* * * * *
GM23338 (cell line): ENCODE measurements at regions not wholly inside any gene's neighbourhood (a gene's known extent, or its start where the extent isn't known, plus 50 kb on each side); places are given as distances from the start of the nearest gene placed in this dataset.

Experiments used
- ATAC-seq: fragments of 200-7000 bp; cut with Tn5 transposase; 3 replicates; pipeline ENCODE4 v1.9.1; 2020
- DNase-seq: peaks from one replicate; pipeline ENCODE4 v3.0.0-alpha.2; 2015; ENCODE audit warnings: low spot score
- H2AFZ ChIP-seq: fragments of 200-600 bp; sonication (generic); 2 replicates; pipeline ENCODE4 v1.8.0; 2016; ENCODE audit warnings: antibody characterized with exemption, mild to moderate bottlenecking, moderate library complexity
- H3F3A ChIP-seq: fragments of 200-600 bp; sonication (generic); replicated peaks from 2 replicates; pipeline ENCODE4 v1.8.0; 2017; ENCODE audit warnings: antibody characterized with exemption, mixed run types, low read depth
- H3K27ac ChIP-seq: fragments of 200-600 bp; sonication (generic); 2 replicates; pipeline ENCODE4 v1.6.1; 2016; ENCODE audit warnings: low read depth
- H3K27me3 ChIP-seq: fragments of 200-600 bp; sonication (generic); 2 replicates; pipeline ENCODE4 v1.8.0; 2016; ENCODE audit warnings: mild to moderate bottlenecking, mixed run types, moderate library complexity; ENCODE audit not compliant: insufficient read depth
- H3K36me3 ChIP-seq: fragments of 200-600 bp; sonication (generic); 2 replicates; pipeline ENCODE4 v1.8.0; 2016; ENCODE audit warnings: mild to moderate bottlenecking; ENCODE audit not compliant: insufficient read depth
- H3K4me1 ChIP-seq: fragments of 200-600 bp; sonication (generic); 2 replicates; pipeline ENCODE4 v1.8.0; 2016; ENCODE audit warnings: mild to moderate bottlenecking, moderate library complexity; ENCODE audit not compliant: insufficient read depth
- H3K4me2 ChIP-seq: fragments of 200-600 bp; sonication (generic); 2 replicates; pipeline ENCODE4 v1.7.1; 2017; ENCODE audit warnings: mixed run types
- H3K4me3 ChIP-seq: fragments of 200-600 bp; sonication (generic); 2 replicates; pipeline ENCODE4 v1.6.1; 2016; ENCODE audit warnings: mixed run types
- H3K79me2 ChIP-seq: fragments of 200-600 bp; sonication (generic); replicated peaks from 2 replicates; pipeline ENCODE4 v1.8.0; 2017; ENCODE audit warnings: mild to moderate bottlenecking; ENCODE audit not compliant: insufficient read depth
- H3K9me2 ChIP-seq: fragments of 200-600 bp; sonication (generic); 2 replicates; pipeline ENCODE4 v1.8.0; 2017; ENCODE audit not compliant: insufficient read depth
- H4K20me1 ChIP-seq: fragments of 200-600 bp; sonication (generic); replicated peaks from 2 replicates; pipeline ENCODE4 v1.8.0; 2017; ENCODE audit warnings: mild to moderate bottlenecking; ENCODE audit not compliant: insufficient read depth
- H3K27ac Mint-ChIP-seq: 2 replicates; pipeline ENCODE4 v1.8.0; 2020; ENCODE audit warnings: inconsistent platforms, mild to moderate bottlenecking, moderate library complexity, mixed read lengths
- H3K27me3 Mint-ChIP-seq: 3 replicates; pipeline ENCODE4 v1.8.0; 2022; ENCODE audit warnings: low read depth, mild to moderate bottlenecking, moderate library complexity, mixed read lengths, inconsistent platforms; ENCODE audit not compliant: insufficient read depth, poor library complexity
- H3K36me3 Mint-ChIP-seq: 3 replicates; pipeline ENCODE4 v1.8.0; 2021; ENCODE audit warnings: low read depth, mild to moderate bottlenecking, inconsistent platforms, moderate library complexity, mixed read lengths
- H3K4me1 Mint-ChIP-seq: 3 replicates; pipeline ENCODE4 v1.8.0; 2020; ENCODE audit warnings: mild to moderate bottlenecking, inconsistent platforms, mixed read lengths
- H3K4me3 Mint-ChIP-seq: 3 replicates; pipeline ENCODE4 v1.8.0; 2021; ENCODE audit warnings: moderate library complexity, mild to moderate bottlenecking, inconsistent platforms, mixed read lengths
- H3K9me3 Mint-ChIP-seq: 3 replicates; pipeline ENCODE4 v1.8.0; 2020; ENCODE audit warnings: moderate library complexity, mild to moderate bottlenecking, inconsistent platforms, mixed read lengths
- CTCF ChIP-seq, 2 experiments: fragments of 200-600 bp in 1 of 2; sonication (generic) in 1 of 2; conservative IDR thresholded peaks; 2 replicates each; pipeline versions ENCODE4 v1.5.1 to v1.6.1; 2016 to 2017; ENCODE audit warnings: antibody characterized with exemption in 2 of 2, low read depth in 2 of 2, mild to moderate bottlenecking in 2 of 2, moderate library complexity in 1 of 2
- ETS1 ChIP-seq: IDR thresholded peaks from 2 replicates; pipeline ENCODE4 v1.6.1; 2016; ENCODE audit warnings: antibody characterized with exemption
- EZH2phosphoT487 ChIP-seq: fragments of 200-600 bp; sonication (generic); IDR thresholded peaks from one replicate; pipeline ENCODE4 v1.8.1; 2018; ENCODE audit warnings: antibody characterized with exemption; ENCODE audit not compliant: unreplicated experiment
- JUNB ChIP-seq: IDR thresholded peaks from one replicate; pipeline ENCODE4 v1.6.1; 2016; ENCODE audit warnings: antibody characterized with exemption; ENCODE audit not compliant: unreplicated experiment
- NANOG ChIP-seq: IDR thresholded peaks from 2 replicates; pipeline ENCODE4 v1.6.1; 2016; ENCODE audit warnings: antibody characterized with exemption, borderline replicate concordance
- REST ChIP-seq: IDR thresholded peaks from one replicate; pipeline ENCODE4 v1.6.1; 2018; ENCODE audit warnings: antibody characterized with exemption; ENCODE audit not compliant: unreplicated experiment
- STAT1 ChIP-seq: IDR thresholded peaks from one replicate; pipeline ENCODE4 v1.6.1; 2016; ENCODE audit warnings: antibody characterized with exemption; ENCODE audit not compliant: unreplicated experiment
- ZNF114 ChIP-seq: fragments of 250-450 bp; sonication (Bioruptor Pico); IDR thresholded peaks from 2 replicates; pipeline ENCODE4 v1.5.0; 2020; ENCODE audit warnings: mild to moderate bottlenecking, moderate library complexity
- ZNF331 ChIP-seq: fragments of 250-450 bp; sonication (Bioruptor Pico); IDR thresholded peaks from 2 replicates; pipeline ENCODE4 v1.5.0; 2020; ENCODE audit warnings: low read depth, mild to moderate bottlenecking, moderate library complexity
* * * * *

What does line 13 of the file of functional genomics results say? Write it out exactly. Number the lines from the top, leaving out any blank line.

- H3K79me2 ChIP-seq: fragments of 200-600 bp; sonication (generic); replicated peaks from 2 replicates; pipeline ENCODE4 v1.8.0; 2017; ENCODE audit warnings: mild to moderate bottlenecking; ENCODE audit not compliant: insufficient read depth